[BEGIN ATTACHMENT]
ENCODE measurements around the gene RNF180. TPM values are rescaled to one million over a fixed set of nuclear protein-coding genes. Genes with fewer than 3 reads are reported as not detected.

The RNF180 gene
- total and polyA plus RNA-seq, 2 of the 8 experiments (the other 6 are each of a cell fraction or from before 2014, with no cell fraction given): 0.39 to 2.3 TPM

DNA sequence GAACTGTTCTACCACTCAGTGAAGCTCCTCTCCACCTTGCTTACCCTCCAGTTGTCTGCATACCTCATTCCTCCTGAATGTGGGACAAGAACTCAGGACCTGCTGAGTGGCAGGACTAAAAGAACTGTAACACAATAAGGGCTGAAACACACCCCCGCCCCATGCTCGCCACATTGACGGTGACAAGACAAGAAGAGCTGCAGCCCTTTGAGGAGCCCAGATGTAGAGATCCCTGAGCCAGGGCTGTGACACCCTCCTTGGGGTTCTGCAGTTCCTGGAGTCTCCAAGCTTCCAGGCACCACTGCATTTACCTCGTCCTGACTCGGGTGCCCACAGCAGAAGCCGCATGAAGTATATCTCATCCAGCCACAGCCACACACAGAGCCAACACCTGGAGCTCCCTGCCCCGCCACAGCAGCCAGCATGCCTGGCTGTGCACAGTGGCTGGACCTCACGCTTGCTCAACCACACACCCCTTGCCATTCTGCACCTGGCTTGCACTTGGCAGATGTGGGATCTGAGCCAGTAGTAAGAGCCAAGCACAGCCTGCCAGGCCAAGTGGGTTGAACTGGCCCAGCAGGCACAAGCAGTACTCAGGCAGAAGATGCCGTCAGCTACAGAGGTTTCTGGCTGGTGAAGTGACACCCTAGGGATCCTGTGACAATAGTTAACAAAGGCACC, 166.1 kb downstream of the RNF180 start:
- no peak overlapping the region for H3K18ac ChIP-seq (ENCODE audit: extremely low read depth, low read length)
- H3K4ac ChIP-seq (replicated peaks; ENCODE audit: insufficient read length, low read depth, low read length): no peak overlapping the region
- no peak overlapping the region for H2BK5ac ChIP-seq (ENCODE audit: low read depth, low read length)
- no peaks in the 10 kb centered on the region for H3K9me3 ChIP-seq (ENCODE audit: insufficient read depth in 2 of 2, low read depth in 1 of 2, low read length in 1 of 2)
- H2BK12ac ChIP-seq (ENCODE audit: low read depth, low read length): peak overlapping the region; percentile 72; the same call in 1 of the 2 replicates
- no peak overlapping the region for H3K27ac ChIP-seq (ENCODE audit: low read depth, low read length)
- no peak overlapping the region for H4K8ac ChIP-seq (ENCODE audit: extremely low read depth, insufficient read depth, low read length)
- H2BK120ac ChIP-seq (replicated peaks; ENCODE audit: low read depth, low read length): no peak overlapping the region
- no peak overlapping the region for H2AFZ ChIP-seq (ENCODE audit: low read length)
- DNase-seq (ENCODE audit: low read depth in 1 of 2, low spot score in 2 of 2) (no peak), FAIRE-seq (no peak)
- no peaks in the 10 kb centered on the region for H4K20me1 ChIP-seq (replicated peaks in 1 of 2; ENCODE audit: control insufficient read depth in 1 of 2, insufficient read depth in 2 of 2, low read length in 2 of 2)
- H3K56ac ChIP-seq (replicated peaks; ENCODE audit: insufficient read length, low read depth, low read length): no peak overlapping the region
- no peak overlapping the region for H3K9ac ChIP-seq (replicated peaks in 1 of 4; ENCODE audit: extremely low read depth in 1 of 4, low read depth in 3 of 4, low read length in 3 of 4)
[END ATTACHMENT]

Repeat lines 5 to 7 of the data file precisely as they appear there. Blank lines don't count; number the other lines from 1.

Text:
- no peak overlapping the region for H3K18ac ChIP-seq (ENCODE audit: extremely low read depth, low read length)
- H3K4ac ChIP-seq (replicated peaks; ENCODE audit: insufficient read length, low read depth, low read length): no peak overlapping the region
- no peak overlapping the region for H2BK5ac ChIP-seq (ENCODE audit: low read depth, low read length)